Zazen

Meditating monks facing a wall

Zazen means sitting Zen and is an important practice of Zen Buddhism. The aim of zazen is just sitting, that is, suspending all judgmental thinking and letting words, ideas, emotions and thoughts pass by without getting involved in them.

I am not this body, I am not this mind, I am not these emotions, I simply observe, I am the eternal witness.
-- Zen master

The aim of Zazen is to reach a state of Presence in which the awakened Higher Self observes the lower self impartially.


Tutankhamon seated on the head of Isis,
Tomb of Tutankhamon

Not thinking about anything is Zen. Once you know this, walking, standing, sitting or lying down, everything you do is Zen.
-- Bodhidharma (First Partriach of Zen Buddhism, 6th c.)
Good friends, what does the term sitting meditation mean? When mind and thought are not aroused over any good or bad object or situations in the external world this is called sitting. When you see in the immutability of your own essential nature inwardly, this is called meditation. -- Huineng (6th Partriarch of Zen Buddhism, 7th c.)
People meditating on the fundamental, carry out their ordinary tasks and activities in the midst of meditation, and carry out meditation in the midst of ordinary tasks and activities. There is no disparity between meditation and activity. It is for those as yet incapable of this, those weak in focusing their intent on the Way, that special meditation periods were set up. -- Muso Soseki (14th c. Japanese poet and garden designer)
Do you think that you can clear your mind by sitting constantly in silent meditation? This makes your mind narrow, not clear. Integral awareness is fluid and adaptable, present in all places and at all times. That is true meditation. The Tao is clear and simple, and it doesn't avoid the world. -- LaoTzu, Hua Hu Ching #52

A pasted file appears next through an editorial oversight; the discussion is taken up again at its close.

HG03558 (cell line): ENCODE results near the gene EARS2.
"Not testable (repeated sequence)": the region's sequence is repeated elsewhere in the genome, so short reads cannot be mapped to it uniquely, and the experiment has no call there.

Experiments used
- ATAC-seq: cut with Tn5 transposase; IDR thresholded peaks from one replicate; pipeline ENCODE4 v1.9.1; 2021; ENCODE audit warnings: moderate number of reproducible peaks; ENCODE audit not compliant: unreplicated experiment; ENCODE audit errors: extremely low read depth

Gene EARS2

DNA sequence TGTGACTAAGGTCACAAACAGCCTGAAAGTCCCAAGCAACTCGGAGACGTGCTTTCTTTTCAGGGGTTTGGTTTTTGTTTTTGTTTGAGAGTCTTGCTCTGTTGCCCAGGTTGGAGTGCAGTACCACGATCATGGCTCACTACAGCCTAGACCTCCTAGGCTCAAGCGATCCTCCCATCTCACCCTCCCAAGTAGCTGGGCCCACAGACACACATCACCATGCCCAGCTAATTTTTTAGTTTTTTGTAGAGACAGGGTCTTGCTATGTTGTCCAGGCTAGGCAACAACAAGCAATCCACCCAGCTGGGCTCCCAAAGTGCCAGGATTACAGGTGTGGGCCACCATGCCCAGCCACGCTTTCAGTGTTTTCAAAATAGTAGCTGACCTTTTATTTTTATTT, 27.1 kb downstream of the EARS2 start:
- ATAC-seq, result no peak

If you cannot meditate at any time and anywhere, your non-thought meditation is merely delusion. -- Milarepa (11th c. Tibetan yogi)

Vimalakirti came up to me and said: 'Ah, Shariputra, you should not assume that this sort of sitting is true quiet sitting! Not rising out of your Samadhi of complete cessation and yet showing yourself in the ceremonies of daily life — this is quiet sitting. When one practices the thirty-seven limbs of enlightenment while being immobile in the midst of views, that is quiet sitting. -- Vimalakirti Sutra (Buddhist text)
Sitting does not mean physically sitting still with the eyes closed. This latter is artificial sitting. True sitting requires that the mind be unstirring as a mountain all the time, whatever you are doing, in all action and repose.
-- Wang Chongyang (12th c. Taoist master)
Huang Yuan-ch'i An ancient said, "When people are in the midst of the disturbance, this is a good time to apply effort to keep independent." Stay comprehensively alert in the immediate present, and suddenly an awakening will open up an experience in the midst of it all that is millions of times better than that of quiet sitting.
-- (Annals of the Hall of Blissful Development)

Quiet sitting is a symbol for the state of Presence, when the Higher Self is awake and is sitting on the inner throne.

Isis with a throne on her head,
The Louvre, Paris
The inner heart is like the throne. It is the only place where the spirit can sit.
-- Ruzbihan Baqli (12th c. Sufi mystic and poet)

Sitting, means resting in presence, after one has made efforts and refers to a state of being detached, as Huineng said. Meditating refers to awakening the immutable Higher Self, which observes the lower self as it goes around doing it`s daily business.

Freedom from thought means having no thought in the midst of thought.
-- Huineng

The name of the Egyptian Goddess Isis means throne and her headdress is a throne. As the personification of the throne, she was an important representation of the pharaoh's power, as the pharaoh was depicted as her child, who sat on the throne she provided.

The throne of grace is in the heart. -- Monk Callistus, The Philokalia  (Greek Orthodox Christian text)